skip to main content

Title: Designing Transparency Cues in Online News Platforms to Promote Trust: Journalists' & Consumers' Perspectives
As news organizations embrace transparency practices on their websites to distinguish themselves from those spreading misinformation, HCI designers have the opportunity to help them effectively utilize the ideals of transparency to build trust. How can we utilize transparency to promote trust in news? We examine this question through a qualitative lens by interviewing journalists and news consumers---the two stakeholders in a news system. We designed a scenario to demonstrate transparency features using two fundamental news attributes that convey the trustworthiness of a news article: source and message. In the interviews, our news consumers expressed the idea that news transparency could be best shown by providing indicators of objectivity in two areas (news selection and framing) and by providing indicators of evidence in four areas (presence of source materials, anonymous sourcing, verification, and corrections upon erroneous reporting). While our journalists agreed with news consumers' suggestions of using evidence indicators, they also suggested additional transparency indicators in areas such as the news reporting process and personal/organizational conflicts of interest. Prompted by our scenario, participants offered new design considerations for building trustworthy news platforms, such as designing for easy comprehension, presenting appropriate details in news articles (e.g., showing the number and nature of more » corrections made to an article), and comparing attributes across news organizations to highlight diverging practices. Comparing the responses from our two stakeholder groups reveals conflicting suggestions with trade-offs between them. Our study has implications for HCI designers in building trustworthy news systems. « less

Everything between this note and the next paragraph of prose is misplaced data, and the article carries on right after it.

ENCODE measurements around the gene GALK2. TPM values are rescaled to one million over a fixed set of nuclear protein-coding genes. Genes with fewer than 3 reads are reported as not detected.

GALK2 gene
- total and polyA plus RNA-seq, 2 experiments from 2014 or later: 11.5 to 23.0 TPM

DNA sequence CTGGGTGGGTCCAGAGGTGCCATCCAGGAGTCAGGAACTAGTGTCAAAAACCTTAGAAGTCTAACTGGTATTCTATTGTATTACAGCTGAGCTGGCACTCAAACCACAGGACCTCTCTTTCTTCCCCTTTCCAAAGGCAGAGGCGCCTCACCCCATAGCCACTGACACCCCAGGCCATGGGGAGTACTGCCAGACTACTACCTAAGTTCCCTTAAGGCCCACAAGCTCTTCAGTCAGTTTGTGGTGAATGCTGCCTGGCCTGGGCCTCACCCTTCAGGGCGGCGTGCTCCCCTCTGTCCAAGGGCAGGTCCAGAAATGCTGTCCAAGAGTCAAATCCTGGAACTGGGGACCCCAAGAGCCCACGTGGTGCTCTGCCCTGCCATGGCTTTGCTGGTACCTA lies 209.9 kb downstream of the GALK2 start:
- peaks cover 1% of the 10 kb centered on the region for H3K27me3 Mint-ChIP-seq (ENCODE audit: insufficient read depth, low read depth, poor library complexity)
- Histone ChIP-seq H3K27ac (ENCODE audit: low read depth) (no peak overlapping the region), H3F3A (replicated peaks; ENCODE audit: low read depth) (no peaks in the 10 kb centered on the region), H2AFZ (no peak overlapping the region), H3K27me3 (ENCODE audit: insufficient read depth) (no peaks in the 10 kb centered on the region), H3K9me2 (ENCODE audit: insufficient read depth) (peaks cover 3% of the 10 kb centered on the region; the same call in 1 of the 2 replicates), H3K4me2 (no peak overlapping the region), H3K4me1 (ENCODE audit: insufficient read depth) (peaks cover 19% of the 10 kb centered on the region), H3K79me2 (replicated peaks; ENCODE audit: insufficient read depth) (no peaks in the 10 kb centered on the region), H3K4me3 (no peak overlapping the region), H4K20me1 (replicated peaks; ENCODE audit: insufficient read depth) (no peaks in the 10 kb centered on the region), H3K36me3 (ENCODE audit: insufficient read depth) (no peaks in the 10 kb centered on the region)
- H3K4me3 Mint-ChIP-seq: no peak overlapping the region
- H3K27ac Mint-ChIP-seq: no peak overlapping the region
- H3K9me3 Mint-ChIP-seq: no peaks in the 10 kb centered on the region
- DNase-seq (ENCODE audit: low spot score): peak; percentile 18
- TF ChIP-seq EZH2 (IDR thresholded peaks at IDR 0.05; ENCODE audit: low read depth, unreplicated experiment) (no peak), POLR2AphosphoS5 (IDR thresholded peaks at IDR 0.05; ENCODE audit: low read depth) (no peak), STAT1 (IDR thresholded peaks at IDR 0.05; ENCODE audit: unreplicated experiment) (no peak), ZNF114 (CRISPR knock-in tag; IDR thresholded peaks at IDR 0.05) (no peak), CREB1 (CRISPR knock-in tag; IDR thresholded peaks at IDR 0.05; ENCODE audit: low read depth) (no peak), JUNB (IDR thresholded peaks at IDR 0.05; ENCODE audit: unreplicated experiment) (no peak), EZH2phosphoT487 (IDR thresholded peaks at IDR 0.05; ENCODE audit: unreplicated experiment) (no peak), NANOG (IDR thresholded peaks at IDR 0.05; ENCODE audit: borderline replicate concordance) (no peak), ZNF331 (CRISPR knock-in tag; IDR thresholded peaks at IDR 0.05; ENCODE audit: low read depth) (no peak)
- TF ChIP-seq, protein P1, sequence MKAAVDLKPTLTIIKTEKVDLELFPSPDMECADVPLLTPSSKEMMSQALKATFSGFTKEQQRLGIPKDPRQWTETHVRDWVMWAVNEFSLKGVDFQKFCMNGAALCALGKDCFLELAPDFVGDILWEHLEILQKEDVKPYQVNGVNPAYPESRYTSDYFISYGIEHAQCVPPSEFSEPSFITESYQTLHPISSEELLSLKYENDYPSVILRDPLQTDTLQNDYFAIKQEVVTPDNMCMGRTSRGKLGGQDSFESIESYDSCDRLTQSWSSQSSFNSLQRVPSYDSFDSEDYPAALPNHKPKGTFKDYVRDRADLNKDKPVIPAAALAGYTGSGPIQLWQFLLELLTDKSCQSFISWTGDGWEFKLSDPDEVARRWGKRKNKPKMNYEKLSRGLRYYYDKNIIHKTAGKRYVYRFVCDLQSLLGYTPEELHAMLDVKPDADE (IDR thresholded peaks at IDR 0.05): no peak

Authors:
; ; ; ;
Award ID(s):
2128642
Publication Date:
NSF-PAR ID:
10334909
Journal Name:
Proceedings of the ACM on Human-Computer Interaction
Volume:
5
Issue:
CSCW2
Page Range or eLocation-ID:
1 to 31
ISSN:
2573-0142
Sponsoring Org:
National Science Foundation
More Like this